I recently represented separate sellers of two different modern condos, one built in 2004 and the other in 2007. They each bought their condos within several years of each other in strong markets. They both just sold their units. One was a two bedroom condo in the Mission whose photograph appears above and one was a one bedroom view condo with lots of amenities in Mission Bay. With the run-up in the real estate market, one would expect that each of these sellers would make a nice profit. The seller who lived in the Mission sold her condo for $176,000 more than she paid for it. The Mission Bay seller sold her condo for $5000 more than she paid for it. Why such a difference in appreciation for these two nice properties? One word – litigation!
When new developments are built – and there are a lot of them being built in SF right now – inevitably, there is something that ends up not being perfect. It could be flashing that is on the exterior of the building that was installed improperly resulting in leaks or it could be a lack of sufficient ventilation in a high rise. Once buyers move in and discover these imperfections, they get upset and consider hiring a lawyer.
There is a law that covers this situation. It’s called SB800. Under this law, before suing a builder, an owner is required to advise him of the issues he may have with the building and allow the builder time to fix the situation. If construction defects are not fixed to the owner’s satisfaction, then he has 10 years from close of escrow within which to sue. See http://www.certifiedriskmanagers.com/SB800.htm for more information on this law.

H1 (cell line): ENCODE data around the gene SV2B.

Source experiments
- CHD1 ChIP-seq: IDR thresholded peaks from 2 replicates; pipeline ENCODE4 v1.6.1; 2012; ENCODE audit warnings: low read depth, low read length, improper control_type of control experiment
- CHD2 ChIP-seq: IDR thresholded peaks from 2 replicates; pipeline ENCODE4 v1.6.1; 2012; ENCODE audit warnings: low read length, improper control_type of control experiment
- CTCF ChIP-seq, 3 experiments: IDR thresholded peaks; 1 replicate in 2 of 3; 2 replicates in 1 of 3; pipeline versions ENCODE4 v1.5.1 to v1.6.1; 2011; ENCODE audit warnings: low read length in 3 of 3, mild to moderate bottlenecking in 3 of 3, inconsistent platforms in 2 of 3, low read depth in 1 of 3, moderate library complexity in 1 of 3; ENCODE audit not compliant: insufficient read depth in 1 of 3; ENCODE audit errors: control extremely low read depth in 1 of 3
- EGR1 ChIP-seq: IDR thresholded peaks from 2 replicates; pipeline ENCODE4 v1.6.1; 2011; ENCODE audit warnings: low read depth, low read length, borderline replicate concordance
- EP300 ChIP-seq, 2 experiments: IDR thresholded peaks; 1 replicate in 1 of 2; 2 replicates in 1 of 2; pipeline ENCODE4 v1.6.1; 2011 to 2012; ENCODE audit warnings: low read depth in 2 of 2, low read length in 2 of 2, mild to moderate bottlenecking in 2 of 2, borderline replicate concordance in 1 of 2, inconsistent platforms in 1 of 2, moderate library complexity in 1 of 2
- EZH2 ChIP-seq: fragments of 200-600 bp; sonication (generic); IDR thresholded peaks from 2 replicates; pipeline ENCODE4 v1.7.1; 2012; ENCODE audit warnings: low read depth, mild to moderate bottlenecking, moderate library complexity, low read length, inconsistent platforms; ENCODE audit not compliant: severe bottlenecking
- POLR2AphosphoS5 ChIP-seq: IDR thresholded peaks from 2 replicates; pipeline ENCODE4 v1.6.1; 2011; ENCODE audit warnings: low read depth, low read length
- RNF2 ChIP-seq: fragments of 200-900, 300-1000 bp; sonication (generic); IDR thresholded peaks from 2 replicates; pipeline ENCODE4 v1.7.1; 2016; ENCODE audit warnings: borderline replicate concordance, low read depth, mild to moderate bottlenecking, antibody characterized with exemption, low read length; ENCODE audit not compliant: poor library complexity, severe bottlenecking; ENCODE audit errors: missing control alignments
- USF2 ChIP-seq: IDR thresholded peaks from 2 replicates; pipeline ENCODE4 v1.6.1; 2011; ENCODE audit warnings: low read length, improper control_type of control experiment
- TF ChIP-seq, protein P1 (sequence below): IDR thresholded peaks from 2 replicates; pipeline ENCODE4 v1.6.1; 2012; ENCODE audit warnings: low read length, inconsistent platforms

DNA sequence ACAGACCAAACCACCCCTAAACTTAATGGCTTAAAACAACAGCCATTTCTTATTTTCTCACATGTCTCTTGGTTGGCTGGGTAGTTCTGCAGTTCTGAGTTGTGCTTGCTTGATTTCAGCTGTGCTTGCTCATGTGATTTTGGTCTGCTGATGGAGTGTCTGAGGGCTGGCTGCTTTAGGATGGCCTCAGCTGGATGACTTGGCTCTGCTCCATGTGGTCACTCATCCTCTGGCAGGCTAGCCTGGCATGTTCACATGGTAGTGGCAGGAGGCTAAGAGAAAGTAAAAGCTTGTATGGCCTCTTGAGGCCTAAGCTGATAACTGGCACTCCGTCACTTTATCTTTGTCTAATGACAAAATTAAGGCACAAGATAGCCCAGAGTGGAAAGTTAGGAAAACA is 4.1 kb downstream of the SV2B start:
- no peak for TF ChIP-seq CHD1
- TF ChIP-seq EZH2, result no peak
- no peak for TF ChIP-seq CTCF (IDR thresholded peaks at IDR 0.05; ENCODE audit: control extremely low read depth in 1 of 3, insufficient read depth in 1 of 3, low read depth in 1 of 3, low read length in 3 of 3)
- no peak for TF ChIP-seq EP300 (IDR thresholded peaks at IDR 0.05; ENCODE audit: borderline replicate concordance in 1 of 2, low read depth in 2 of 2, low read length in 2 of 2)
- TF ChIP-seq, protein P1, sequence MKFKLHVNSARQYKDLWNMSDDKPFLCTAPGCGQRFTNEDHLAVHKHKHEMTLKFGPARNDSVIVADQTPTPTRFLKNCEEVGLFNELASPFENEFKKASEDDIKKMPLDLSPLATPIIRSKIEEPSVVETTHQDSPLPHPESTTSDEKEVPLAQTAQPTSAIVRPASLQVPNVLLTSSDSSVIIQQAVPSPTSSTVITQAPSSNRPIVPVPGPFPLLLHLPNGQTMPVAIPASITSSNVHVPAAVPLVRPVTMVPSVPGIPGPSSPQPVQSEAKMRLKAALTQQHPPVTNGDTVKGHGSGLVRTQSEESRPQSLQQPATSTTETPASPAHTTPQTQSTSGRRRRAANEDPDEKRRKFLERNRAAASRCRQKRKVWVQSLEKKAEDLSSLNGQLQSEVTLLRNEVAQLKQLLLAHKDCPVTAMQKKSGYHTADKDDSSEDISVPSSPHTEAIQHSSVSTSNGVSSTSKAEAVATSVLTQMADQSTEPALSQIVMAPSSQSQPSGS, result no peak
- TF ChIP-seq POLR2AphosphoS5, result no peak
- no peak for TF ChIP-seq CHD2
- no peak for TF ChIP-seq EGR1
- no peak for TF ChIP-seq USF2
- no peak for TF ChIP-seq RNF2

As a former litigator, I strongly recommend that owners use their best efforts to resolve the situation amicably. Litigation should always be a last resort. It’s very expensive and time consuming and there is no guarantee that at the end of the day you will get the result you want.
For the client who sold her Mission condo and made a nice profit, the HOA amicably resolved the issues that had arisen and entered into an agreement, forgoing litigation. The other client’s HOA unfortunately was unable to resolve the issues and ended up suing. The litigation has been going on for an amazing seven years! A trial date has been set so, fortunately, it will be resolved in the not too distant future.
However, for sellers like my Mission Bay client, the impact was great. When a building has litigation, it is harder to sell a unit, resulting in lower prices for the development. Most lenders won’t lend on a building with pending litigation. This results in a pool of fewer prospective buyers. In addition, buyers naturally have concerns about the litigation and agents often will not encourage their clients to buy in the building.
The bottom line is if you buy in a new development where issues arise, do your best to encourage members of the HOA to try to resolve the issues outside of the courtroom!